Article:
7 Tips to Reducing Concussions Through Practice Strategies

By Dan Guttenplan, FNF Coaches Managing Editor

Bobby Vernon, a coach at Miami Palmetto High (Fla.), authored the best-selling book titled Tackling Dummies: Playing Amateur Football Smarter. He also produces a series of football tackling drills, Tackling Dummies, which promotes “Heads Out” tackling.

Focus on leverage. “One of the things I’ve found historically is we focus on the point of contact – how the body is placed on another player’s body. If your head is up but you don’t have leverage, you won’t make the tackle.”

Work on tracking. “In rugby, the field is 50 percent wider. The tracking is tremendous because they’re always thinking about ways to work with teammates to get the ball-carrier between two guys.”

Take the helmets off. “When you put helmets on kids at an early age, they tend to feel invincible. They’re using their head as a weapon. Take the helmet off, and they tend to protect the head more.”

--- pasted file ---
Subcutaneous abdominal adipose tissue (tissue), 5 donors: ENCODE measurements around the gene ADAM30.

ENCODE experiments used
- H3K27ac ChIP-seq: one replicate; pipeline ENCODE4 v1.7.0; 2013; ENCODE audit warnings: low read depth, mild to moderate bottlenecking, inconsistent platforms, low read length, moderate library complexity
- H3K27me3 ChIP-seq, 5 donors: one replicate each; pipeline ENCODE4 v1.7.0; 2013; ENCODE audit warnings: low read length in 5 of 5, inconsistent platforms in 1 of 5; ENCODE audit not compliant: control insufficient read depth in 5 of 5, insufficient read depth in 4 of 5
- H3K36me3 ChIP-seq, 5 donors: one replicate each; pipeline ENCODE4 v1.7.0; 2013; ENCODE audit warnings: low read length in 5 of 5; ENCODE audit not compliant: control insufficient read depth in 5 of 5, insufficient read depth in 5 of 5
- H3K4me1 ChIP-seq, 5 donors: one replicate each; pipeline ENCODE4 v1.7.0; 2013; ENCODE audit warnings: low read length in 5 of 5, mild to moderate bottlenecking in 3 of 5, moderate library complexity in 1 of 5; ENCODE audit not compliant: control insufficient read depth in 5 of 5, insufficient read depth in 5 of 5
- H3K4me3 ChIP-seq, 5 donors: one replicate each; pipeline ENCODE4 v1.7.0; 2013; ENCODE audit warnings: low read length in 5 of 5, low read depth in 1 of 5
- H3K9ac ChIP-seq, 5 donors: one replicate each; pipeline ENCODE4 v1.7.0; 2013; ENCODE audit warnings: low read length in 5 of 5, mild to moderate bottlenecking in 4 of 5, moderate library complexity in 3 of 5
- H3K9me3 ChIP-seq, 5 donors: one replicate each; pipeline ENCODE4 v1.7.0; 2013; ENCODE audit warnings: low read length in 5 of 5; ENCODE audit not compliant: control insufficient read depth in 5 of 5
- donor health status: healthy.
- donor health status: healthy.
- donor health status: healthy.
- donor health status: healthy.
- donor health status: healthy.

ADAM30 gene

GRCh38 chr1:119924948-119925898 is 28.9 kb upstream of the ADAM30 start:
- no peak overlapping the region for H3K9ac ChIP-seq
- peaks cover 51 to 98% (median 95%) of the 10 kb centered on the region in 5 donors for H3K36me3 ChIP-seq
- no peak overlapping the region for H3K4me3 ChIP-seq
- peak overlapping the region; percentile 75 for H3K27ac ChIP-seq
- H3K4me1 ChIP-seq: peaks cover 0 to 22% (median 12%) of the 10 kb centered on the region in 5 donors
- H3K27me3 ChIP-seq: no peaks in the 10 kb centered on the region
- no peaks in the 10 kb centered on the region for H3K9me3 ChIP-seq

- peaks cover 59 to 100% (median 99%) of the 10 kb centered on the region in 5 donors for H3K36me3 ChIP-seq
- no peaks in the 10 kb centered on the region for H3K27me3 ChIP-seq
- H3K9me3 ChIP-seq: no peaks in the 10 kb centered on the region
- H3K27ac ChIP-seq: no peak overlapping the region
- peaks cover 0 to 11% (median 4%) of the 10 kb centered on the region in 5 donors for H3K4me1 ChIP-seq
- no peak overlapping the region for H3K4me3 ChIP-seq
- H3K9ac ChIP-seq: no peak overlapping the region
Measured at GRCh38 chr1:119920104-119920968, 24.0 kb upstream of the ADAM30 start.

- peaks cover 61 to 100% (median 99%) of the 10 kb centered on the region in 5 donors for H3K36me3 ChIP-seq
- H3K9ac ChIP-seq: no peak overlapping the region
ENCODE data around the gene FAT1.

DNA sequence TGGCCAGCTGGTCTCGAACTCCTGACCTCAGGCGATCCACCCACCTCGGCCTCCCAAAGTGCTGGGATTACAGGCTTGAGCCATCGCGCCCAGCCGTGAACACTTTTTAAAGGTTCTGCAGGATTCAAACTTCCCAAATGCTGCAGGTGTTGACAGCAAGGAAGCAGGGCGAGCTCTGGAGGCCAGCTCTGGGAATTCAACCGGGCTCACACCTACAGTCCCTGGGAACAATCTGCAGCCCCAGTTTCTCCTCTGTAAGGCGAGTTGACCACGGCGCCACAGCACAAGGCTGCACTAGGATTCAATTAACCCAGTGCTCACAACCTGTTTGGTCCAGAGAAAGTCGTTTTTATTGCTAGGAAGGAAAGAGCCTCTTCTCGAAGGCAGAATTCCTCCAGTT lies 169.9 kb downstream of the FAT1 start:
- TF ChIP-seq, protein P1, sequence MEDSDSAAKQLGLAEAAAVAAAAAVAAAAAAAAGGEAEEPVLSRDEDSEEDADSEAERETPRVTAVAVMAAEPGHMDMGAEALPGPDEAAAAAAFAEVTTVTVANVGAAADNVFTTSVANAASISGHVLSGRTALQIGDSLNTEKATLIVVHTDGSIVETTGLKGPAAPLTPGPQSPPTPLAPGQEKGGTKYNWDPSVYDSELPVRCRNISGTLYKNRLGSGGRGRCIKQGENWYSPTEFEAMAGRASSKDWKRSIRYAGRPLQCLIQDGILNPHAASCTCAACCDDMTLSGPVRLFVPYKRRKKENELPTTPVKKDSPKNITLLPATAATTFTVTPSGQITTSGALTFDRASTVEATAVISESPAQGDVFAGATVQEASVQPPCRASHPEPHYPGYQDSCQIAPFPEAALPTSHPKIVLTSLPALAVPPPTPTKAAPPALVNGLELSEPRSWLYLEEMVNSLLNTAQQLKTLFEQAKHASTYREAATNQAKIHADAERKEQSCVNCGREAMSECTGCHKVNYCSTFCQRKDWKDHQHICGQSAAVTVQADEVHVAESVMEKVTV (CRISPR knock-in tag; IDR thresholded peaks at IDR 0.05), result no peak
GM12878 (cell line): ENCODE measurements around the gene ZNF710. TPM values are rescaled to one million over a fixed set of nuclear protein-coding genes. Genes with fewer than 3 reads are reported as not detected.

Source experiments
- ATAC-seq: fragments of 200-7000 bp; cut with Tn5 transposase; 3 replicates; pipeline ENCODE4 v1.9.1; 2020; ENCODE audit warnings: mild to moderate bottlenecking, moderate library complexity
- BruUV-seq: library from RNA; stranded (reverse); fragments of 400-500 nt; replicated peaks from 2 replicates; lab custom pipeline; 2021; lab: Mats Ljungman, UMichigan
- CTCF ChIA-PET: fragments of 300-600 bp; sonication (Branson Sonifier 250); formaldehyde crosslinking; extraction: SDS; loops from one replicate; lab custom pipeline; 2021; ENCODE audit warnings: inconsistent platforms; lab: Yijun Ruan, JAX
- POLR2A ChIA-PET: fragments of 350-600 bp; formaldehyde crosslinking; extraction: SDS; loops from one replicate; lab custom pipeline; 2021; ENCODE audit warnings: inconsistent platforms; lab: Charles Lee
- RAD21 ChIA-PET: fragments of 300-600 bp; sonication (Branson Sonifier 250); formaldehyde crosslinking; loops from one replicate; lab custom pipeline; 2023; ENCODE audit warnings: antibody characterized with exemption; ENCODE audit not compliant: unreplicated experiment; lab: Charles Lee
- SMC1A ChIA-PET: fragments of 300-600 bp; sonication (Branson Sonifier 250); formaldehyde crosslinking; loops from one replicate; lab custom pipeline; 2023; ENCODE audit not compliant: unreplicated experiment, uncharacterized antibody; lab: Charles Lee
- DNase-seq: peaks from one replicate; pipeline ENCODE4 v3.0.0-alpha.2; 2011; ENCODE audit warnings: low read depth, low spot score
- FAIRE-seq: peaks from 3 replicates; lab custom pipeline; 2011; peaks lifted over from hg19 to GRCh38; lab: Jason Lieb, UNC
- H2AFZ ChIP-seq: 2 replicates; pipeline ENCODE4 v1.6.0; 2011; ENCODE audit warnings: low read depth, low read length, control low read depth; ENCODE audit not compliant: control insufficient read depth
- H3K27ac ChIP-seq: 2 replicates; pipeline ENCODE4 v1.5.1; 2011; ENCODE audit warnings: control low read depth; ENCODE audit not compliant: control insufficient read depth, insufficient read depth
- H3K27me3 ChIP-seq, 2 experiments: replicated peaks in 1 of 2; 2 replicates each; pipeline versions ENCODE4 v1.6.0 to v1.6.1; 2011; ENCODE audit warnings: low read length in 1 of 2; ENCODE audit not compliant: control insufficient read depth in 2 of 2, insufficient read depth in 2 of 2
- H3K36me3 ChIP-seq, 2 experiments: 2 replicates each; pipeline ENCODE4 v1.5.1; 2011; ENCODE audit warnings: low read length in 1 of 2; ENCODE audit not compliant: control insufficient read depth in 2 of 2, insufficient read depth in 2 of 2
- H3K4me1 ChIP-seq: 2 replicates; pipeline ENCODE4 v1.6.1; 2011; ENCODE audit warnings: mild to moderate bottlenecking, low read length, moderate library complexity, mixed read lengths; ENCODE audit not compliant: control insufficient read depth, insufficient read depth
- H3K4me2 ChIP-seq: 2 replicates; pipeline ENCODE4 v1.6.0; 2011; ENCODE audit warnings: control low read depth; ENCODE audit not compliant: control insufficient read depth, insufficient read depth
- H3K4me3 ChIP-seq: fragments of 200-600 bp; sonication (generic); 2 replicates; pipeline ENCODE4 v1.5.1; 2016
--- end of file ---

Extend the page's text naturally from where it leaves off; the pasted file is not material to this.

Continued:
Run pursuit drills. “In pursuit drills, if you’re a middle linebacker tracking a running back, your shoulders need to be square to the line of scrimmage. We never line up two guys next to each other and say, ‘Wrap him up.’ That’s a waste. You’re coming from a leverage position in pursuit drills.”

Stress eye position. “If they’re playing inside-out, tell them to keep their eyes lasered to the near hip, and do not let the ball come back across their face. If you’re outside, it’s the same thing from the other side.”

Track dummies and players as rabbits. “We’ll have the players track the dummies. We’ll also use players as rabbits and make sure the tacklers stay behind so the rabbit doesn’t come across their faces. We use Shadowman dummies. The remote control is typically outside the price points for high school football, so we use blow-up dummies.”

Do not require that players take the dummies to the ground. “If I had to guess, we probably finish tackles only 30 percent of the time. It’s about the pursuit more than the point-of-contact.”

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